I always knew it would come, even for several years afterward. I thought, and then hoped I would come back from my prison job one afternoon out of the hundreds and then thousands of afternoons, and I would see it next to one of the letters from my grandma. That I would get something; something that spoke to the abruptness of her disappearance—but three years later it never came. Five years down the road she seemed just another figure off in the distance—and 10 years and it was like she never was, except for the purple scribbles on the letter she wrote the few hours after she left me in that county jail that sits in my footlocker next to Faulkner and Kundera, under the bunk in my cell.

At many different times during the stretch that became the “After Death” period of my life, I would daydream about things. It became a complex world where people become things within the bounds of my imagination. Trying to stay relevant, usually I would place myself at some prominent point, but the physical universe would always morph reality into something completely different than I imagined it. It was as though I were trying to wish things into becoming as I needed them to be. Regardless of how I reconstructed things in my mind, old girlfriends still ended up married, or with babies—or in strange relationships with people I couldn’t stand. I still had the grand constructions of a miraculous reentry, where the world wouldn’t have a choice but to recognize my success. I could come back stronger and better than I ever was, instead of just older and punch drunk from all of the years. It’s crazy to think how people who could have been so central to who you believed you were, become almost imaginary figures in the ethos become characters in a book you read once, that go away and never come back, are somewhere at the same time we are here—wherever here is. The things you have done before the rising water stops and saturates into the soil—working and affecting things out of sight.

Is the reflection worth anything? Just because I was the dopey somebody she had a crush on once; where youth made it all seem more severe a fire within her than it turned out to be? Even if she was the girl that for some strange reason wanted to know me, even after only giving her the parts of myself I wasn’t too scared to show her. I couldn’t possibly have expected her to stay, I just wanted her to. It just was amazing to me that she couldn’t smell the decay, the insufficient future like most of the other girls in my life had- she couldn’t smell the descent. And I got those butterflies because she’s that girl I was afraid would one day find out how out of sorts and ready to fail I was, that she’d get that great realization and move on. And then I see all the pretty girls on TV letting dirt-bags, filthier and more ragged in their approach to life than I ever was- getting them pregnant, bringing them to tears, and then moving on to another pretty girl just as shook as the last one.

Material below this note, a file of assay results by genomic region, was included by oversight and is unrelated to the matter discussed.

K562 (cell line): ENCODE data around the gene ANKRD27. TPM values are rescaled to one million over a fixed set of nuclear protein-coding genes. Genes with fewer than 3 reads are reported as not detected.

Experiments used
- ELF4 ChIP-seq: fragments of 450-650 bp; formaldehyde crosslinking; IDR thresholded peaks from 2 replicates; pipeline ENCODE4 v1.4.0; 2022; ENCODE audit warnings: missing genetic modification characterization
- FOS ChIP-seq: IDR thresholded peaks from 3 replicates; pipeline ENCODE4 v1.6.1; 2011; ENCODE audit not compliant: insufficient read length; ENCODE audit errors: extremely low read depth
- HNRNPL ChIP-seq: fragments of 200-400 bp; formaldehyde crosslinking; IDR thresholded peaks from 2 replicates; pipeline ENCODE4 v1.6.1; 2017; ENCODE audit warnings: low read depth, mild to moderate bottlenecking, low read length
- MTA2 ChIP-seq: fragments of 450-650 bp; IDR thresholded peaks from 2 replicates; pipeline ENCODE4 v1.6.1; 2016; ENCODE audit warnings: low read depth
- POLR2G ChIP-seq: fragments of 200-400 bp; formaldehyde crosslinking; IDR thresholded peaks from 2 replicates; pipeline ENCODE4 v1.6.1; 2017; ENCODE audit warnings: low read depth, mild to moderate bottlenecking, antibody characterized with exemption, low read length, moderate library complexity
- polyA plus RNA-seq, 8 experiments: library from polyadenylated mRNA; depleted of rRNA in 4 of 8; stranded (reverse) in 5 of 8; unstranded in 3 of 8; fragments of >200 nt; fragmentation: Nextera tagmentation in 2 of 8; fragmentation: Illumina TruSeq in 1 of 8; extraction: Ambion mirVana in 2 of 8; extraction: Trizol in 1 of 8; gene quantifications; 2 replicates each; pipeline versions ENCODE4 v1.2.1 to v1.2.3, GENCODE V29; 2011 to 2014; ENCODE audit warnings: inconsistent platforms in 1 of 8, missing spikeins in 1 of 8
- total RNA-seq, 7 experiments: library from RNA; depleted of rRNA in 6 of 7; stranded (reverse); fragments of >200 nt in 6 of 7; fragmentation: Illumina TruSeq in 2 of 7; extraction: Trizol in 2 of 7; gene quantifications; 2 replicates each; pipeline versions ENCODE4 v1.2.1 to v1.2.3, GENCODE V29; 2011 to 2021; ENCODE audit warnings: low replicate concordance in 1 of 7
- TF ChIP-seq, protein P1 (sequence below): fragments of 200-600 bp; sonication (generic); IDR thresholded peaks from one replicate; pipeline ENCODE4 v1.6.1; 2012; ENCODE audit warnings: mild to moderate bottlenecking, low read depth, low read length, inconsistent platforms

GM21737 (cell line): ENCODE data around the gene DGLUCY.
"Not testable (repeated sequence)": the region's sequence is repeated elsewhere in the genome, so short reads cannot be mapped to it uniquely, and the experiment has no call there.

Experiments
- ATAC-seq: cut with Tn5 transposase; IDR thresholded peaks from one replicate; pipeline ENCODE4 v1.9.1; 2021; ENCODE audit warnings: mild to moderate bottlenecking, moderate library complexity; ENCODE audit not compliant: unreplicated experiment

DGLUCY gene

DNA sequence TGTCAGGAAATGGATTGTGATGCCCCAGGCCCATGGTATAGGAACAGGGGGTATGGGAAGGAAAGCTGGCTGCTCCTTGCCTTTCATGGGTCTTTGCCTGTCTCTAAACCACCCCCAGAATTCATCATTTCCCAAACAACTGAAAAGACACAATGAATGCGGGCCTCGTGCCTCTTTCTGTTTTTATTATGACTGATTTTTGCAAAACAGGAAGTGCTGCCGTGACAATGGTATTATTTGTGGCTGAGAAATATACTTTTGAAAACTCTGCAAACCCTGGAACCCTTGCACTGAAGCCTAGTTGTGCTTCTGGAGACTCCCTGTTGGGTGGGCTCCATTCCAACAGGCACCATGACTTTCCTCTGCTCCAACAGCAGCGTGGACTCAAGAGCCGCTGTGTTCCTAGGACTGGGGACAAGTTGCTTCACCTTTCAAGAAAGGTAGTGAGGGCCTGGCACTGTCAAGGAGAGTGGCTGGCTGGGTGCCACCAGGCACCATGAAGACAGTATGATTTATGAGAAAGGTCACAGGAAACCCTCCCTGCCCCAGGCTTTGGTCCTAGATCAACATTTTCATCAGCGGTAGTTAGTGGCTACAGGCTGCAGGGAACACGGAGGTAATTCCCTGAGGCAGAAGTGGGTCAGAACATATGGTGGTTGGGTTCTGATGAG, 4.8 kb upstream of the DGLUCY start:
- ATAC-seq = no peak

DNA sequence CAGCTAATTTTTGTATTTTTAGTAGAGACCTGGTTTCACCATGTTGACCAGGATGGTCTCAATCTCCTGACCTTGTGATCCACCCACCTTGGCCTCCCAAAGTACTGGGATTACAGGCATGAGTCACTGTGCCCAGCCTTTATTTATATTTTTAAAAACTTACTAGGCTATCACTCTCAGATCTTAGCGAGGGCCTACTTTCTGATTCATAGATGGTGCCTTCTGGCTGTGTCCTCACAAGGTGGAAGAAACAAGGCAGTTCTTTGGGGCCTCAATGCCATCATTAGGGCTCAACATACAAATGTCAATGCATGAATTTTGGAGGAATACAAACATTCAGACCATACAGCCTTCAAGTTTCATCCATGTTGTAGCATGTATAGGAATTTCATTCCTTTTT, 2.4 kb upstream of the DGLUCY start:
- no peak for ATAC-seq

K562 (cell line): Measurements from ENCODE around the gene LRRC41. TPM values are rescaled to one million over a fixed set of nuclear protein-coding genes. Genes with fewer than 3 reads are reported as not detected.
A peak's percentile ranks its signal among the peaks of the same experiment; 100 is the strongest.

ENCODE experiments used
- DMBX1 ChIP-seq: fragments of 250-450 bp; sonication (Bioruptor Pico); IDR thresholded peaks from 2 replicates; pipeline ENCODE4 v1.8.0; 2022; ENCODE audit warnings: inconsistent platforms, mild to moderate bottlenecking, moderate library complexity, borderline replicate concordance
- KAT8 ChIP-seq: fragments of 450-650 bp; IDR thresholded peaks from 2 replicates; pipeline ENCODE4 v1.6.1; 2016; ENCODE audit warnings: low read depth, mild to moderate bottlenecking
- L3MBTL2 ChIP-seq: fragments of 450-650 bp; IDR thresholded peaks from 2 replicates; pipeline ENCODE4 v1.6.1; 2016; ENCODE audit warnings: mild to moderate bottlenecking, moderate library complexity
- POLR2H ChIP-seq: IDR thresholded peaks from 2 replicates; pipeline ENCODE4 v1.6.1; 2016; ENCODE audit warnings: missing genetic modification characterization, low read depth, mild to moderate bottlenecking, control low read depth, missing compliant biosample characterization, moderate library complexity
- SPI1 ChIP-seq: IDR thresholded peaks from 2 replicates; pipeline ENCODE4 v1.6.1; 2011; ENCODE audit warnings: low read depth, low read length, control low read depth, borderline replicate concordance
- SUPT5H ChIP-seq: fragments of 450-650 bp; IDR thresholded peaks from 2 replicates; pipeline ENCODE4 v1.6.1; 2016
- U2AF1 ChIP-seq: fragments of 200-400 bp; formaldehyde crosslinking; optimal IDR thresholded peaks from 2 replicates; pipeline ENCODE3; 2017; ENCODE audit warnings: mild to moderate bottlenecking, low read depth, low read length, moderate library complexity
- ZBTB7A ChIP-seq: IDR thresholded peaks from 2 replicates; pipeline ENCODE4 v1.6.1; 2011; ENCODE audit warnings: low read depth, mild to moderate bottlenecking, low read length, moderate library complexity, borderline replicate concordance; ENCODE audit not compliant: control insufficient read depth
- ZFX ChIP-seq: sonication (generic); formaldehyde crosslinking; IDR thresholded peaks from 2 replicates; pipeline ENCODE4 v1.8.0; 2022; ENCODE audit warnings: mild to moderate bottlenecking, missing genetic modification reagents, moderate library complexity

I started to realize a long time ago it was probably never fair to call this person the love of my life, especially after all that time passed, but maybe it’s because it’s so damn hard to see things as anything but the same as when I left it—like the views of the city I’d seen growing up, from random angles on top of abandoned buildings, from the windows of houses I only ever looked through once, or horizons from hilltops that made colors move like I never saw again. I can remember the images, even rustle up feelings associated with them, but I have no idea where any of them are now, or if they even still exist. And of all the teenage crushes that grow up and dissipate into the air, why should this one mean anything other than it did? Probably because I went away, and no one took that place. Life went on for everybody but stayed the same for all of us that got our feet stuck in the concrete of these institutions.

But I still think about her, even as others have come through my life—I always have. I would wonder where she was now—who she married—what she became—what her kids looked like. Did she still go to the cabin? How would she act if she saw me again as the person I was now after being where I was all these years? I was told once about someone we grew up with who went away for a long time when we were young, that “He’s always gonna think the world and everyone in it is the same as when he left it.” I wonder if that’s how those out there feel about us. Maybe that’s why so many people out there don’t return letters or pick up the phone when I call. I wonder if some of those people would rather we just stay the same person, the same image as they remember, that way they can love or hate us, or stay as indifferent as they ever wanted to. At that last visit I remember her asking me if I remembered what her favorite tree was; I didn’t, I was too preoccupied with my own world, my own persona to remember. I was ashamed, of all the things I could remember; names, dates, times, and contexts—but I couldn’t remember something I’m sure she wholly intended for me to. Maybe if I had remembered she would have stuck around. Maybe if I hadn’t turned down that certain street, or gone out that particular night—maybe if I hadn’t quit that particular job, or maybe if I hadn’t protected my pride so much or had been tougher, and less afraid—maybe if I had just been braver things would have been better. And even if I had, there would always be something else I should have done, the do-over that would never be done over. Things happen all the time, and I catalog them as things she might’ve laughed at- songs I wondered if she would like—if by now they probably just reminded her of other people or experiences. In the darkness, I had run up ahead hastily to see what was there and came back to where she was waiting just to tell her there was just more darkness.